New Hill of Grace unleashed
The new vintage of Henschke Hill of Grace, 2012, has been released, and I have never tasted a more impressive new release from this vineyard. It is a sublime wine, and so it should be for AUD $825. Still, of all of the Aussie wines priced in this rarefied space, it’s the one that can best justify the money. It is quite simply a very beautiful wine and a very distinctive wine: it has a character that is quite individual and specific to this vineyard.
The ‘terroir’, if you like to call it that, is shared by its little brother, Hill of Roses Shiraz 2010 (AUD $380). Hill of Roses is also straight shiraz, from the Hill of Grace vineyard, but younger vines. These vines were planted in 1989 as cuttings that Prue Henschke took from the oldest Hill of Grace shiraz vines, the ‘Grandfathers’, which were planted in 1860.
Wine has been made from the young vines since 2001, and winemaker Stephen Henschke believes the wine will eventually be part of the Hill of Grace wine, but at present, it lacks the structure of the ‘real’ Hill of Grace. I agree with him: the Hill of Roses has many similarities especially in its bouquet, but the palate is softer and a little lighter and just lacks the same muscularity. It is a beautiful wine in its own right, however.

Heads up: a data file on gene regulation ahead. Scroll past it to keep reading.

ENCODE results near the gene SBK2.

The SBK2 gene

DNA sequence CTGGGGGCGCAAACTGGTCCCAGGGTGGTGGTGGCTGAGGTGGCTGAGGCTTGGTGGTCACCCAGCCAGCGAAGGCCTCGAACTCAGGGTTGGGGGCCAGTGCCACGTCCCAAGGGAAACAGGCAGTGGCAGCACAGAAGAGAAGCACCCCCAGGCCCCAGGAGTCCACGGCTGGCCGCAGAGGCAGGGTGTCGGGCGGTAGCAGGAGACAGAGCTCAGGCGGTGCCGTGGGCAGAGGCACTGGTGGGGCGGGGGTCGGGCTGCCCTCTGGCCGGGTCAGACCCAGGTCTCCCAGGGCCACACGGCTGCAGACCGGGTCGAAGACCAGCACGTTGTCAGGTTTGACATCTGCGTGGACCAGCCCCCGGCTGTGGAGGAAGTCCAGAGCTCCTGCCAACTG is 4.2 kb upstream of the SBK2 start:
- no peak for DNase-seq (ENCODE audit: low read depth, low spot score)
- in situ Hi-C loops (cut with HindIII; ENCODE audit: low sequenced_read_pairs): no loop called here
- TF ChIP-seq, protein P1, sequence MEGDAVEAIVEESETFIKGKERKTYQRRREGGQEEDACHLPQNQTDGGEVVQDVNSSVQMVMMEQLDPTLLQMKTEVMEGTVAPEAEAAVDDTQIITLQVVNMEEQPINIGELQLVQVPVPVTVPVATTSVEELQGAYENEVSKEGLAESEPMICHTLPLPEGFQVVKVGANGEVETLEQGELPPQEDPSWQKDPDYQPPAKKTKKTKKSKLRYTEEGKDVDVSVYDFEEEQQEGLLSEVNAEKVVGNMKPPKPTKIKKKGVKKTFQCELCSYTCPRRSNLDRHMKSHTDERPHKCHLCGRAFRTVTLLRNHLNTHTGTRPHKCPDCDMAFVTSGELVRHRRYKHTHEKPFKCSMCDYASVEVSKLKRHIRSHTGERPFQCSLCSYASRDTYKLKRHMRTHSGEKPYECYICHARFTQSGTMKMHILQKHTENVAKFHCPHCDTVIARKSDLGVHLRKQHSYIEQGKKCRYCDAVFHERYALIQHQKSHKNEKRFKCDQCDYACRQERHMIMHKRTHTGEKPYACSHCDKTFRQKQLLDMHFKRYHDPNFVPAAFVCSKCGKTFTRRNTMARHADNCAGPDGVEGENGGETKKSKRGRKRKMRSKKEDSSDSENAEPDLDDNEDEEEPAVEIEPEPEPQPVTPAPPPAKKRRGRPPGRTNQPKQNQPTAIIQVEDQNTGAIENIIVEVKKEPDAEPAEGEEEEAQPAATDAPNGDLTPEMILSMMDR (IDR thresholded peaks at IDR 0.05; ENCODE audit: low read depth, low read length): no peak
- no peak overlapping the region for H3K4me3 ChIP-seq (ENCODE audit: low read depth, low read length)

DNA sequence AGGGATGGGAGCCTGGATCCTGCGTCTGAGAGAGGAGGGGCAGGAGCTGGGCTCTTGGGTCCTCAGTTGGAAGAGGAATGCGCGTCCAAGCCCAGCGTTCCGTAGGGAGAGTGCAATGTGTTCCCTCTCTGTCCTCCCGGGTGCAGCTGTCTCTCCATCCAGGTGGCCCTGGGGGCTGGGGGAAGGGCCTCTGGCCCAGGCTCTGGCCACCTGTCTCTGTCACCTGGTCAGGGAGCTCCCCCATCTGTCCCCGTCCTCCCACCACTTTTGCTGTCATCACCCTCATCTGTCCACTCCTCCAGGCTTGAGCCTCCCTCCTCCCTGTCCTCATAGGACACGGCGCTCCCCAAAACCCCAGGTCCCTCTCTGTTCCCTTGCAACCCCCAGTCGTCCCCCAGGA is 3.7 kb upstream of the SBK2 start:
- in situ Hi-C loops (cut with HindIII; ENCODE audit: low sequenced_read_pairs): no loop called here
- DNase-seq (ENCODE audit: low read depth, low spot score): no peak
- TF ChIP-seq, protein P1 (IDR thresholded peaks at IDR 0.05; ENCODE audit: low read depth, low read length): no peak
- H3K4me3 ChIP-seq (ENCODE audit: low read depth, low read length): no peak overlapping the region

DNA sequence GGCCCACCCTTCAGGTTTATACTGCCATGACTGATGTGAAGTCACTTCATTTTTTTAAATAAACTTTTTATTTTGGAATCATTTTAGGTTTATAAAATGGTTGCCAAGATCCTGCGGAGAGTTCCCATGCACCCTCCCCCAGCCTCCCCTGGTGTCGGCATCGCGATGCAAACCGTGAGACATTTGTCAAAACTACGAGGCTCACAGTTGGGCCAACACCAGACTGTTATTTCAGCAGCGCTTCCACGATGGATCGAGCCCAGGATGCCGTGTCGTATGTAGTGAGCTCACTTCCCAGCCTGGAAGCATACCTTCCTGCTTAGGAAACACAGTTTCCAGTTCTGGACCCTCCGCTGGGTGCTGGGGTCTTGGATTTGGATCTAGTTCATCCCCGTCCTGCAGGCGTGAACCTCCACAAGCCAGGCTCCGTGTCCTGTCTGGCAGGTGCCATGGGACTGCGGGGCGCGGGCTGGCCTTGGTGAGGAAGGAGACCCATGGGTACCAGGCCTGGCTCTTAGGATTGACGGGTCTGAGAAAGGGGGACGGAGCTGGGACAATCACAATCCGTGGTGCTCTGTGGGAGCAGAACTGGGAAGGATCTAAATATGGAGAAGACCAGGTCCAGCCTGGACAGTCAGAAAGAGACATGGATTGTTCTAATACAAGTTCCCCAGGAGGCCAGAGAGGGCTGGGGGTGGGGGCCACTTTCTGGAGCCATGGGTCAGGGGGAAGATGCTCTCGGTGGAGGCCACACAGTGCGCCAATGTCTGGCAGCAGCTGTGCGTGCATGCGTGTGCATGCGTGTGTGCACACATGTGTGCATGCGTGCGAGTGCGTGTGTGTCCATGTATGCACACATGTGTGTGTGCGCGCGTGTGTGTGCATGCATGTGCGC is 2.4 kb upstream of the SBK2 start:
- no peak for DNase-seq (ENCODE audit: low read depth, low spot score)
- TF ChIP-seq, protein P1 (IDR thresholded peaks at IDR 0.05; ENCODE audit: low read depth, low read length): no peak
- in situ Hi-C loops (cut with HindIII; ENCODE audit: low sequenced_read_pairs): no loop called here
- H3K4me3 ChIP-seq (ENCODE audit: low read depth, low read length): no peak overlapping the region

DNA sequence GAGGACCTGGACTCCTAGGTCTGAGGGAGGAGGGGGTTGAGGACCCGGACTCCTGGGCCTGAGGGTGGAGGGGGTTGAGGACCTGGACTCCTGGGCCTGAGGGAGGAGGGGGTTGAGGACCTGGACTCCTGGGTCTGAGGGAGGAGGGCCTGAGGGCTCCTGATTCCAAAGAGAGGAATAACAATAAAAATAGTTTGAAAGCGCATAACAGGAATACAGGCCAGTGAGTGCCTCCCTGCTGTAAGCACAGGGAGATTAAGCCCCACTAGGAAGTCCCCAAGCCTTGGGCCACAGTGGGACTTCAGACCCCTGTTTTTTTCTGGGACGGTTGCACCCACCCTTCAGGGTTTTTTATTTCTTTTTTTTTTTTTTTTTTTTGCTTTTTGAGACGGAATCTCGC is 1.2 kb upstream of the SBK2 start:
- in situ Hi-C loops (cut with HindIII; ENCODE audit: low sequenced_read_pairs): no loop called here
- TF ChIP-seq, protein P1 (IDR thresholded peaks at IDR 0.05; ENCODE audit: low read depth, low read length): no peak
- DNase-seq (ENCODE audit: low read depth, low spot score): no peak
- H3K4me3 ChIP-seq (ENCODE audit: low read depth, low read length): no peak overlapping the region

Stephen points out that the ‘young’ vines were 21 years old in 2010, and according to the Barossa Old Vine Charter, which he was involved in drafting, vines are still deemed young until they reach 35 years.
There was no 2011 Hill of Grace because of the very wet season. As a single-vineyard wine, it’s vulnerable to the seasonal vagaries. This reluctance to release a wine every year no matter what, coupled with the extraordinary history of the family and the vineyard, all contributed to the fame, collectability and ultimately price of this rare wine. Penfolds Grange, a blend of vineyards, has been released from every vintage since the 1951; by contrast, Hill of Grace has missed four vintages since the inaugural 1958: the 1960, 1974, 2000 and 2011.
To celebrate the new Hill of Grace release, the Henschke family has produced a video which uses time-lapse photography to show the seasons in the vineyard. It’s an outstanding piece of work. Even the music is original and very personal. It was created by Adelaide composer Christopher Larkin and based on a favourite hymn of Paul Gotthard Henschke (Stephen’s great-grandfather). It’s a tune Stephen has been hearing since he was a child.